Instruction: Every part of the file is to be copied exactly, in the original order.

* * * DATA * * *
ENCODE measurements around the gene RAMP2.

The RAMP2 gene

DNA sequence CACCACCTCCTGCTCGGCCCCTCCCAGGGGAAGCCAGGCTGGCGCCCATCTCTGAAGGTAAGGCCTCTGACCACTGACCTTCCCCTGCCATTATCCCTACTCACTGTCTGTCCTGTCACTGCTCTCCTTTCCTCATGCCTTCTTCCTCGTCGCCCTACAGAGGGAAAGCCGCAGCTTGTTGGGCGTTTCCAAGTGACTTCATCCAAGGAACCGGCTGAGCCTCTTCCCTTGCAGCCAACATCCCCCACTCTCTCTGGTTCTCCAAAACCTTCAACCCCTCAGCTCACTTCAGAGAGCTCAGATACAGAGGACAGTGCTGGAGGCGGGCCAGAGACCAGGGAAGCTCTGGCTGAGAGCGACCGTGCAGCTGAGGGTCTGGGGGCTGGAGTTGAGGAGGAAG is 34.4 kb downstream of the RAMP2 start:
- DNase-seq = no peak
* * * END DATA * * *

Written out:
ENCODE measurements around the gene RAMP2.

The RAMP2 gene

DNA sequence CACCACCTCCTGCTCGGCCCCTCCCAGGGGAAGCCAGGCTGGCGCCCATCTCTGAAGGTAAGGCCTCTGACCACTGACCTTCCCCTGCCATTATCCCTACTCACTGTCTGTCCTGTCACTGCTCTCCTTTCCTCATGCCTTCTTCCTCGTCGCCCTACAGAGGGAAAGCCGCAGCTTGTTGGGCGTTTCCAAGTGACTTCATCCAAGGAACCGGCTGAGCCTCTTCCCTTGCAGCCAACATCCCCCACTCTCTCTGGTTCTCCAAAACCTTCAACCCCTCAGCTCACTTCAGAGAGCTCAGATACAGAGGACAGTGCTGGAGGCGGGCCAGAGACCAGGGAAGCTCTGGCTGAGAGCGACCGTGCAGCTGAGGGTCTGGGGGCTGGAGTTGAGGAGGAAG is 34.4 kb downstream of the RAMP2 start:
- DNase-seq = no peak